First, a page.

( Originally Published Late 1800's )
The strict province or distinctive department of the art of sculpture—in which also the eye is the organ of sense that is availed of is to represent real objects in nature as regards their form or shape, which is the main element of sculpture, in which it is absolutely complete and perfect ; but light and shade are important auxiliary elements here. Ideal characters or subjects may be also portrayed by sculpture; although of course in the representation they are described as real.
Sculpture is not only of all the arts the most suggestive in its nature ; but it is calculated to carry its suggestions further and deeper than do any other of the arts, inasmuch as it is much more in suggestion than in direct actual representation that it is able to produce effect. All that it accomplishes in the way of representation is the mere form,—the most important indeed of all the elements of representation. It sets the mind at work, as it were, from this grand centre, and leaves the imagination to proceed onward in one particular direction, according to the impetus thus afforded. But although form is the main element in sculpture, yet there are some forms which it is not only below painting in portraying, but which it is peculiarly inadapted to describe; such as the delicate folds of fine drapery, feathers, and robes flowing in the wind, as also flowers and foliage, which, from their minuteness, do not admit fully of being thus represented, and in the appearance of which colour is the main feature. This principle, however, admits more or less of modification. For instance, in bas-reliefs, which in some respects approach near to painting, certain compositions may be effected which in pure sculpture should not be attempted. The simplicity in character of the material should control also the design.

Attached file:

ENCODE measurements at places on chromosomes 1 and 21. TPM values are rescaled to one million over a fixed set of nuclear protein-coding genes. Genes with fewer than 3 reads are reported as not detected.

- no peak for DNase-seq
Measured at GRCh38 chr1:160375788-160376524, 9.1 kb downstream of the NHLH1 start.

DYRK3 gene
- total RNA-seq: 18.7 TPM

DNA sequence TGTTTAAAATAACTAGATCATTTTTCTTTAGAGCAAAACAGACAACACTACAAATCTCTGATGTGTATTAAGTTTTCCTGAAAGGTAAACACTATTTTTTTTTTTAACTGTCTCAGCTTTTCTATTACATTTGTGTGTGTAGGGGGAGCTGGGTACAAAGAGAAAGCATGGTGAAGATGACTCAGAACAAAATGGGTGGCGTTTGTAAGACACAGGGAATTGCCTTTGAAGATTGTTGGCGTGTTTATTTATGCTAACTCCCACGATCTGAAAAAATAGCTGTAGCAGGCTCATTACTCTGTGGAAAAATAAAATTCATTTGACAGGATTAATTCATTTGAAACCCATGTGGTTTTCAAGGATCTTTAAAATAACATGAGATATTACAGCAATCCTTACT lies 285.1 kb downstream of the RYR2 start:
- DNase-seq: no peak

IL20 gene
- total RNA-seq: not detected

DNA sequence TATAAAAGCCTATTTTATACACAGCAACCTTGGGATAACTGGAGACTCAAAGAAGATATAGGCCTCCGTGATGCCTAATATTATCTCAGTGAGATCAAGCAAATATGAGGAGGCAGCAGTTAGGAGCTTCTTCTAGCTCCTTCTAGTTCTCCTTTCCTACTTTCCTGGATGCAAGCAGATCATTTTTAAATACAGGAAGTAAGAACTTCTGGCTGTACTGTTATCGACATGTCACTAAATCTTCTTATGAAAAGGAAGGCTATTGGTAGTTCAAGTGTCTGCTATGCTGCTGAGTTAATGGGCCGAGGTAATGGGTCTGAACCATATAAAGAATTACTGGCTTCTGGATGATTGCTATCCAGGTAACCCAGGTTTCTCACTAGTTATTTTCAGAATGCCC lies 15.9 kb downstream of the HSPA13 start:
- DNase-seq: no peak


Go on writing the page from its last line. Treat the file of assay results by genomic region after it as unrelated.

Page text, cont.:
Sculpture is but imperfectly adapted for the representation of transactions in which a large number of persons are en-gaged, or a considerable space of ground is occupied, inasmuch as it is destitute of colouring, and to a great extent of the aid of perspective. Among the Greeks, however, many of their statues were painted, as in our wax-work figures, and precious stones were introduced into their eyes to give them lustre. Indeed, at that period, buildings as well as figures appear to have been occasionally painted. Wooden figures, with faces coloured with vermilion, are mentioned in the ` Wisdom' of Solomon.
That the ancient Greeks coloured their statues is evident from the traces of paint discovered on some of them, as also from the fact of an inscription to a maker of eyes for statues having been discovered on a Greek tomb.
The principle of colouring statues appears, nevertheless, not to proceed from the desire to attempt thereby to resemble, much less to imitate actual nature, but from a wish merely to bestow such a tint upon the marble as will serve to distinguish it from the ordinary substance, which gives a degree of life to it, although without absolutely endeavouring to delude any one into the supposition that the real living form is before him. In this respect, colouring statues differs essentially from wax-work, which is an effort not only to represent, but to copy animated nature, and that to an extent amounting to illusion.